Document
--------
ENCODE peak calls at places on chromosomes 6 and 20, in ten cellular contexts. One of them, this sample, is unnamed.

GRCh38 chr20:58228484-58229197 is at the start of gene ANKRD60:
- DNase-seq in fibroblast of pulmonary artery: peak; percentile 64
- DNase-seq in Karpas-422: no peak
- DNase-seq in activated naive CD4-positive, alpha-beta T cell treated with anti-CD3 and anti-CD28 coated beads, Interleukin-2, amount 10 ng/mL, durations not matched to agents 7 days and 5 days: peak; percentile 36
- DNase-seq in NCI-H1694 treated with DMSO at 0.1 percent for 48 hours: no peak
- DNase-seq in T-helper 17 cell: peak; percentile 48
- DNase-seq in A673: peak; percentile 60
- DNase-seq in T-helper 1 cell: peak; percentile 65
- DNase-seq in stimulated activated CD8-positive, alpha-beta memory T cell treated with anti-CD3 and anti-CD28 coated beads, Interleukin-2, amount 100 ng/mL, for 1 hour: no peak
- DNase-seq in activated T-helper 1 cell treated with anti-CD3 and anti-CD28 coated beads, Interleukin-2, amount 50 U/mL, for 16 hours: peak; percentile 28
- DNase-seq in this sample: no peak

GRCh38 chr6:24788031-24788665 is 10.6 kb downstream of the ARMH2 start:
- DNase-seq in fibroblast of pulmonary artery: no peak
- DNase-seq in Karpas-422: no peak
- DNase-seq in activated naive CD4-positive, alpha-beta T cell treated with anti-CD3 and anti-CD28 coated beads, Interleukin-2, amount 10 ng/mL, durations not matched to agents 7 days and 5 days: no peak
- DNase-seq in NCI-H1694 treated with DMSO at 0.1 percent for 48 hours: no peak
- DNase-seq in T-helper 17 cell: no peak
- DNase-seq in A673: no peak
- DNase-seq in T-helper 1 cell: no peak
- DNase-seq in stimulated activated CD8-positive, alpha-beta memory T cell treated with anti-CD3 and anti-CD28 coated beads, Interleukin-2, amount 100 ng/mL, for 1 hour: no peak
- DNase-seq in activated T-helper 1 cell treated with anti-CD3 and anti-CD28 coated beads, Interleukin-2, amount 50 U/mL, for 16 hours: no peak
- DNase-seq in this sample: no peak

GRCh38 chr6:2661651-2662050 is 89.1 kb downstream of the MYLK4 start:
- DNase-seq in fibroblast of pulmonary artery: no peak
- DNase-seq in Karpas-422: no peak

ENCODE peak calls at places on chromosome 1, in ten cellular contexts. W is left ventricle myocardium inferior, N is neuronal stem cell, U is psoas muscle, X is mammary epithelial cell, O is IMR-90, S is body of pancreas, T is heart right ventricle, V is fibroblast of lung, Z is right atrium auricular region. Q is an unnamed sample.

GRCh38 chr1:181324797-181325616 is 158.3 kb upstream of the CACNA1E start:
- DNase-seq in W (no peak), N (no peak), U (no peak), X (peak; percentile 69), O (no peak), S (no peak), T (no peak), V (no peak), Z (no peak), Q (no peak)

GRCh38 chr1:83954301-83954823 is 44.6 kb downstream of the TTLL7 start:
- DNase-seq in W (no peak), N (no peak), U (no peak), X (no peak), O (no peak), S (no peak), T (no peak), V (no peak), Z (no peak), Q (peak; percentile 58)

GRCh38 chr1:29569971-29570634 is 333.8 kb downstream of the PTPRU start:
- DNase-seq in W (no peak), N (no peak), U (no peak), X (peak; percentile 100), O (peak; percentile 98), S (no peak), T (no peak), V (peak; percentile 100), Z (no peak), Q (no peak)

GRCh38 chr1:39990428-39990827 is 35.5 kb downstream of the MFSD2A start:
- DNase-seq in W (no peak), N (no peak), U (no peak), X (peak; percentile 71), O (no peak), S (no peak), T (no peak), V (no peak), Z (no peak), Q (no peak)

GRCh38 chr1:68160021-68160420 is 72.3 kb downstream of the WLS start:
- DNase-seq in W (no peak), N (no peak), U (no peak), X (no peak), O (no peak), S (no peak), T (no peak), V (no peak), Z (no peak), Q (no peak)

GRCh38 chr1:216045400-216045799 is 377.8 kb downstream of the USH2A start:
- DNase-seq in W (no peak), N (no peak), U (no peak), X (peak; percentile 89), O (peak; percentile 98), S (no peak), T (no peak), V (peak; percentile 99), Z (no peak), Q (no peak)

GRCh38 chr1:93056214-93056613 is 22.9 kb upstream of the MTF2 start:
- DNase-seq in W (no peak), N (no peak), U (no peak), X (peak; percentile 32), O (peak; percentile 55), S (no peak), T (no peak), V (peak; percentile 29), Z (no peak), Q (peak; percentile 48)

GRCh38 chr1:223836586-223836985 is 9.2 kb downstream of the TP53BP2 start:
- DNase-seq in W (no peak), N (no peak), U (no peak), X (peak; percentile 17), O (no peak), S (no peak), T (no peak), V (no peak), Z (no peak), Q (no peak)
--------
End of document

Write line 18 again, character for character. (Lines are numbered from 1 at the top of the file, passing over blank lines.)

- DNase-seq in T-helper 17 cell: no peak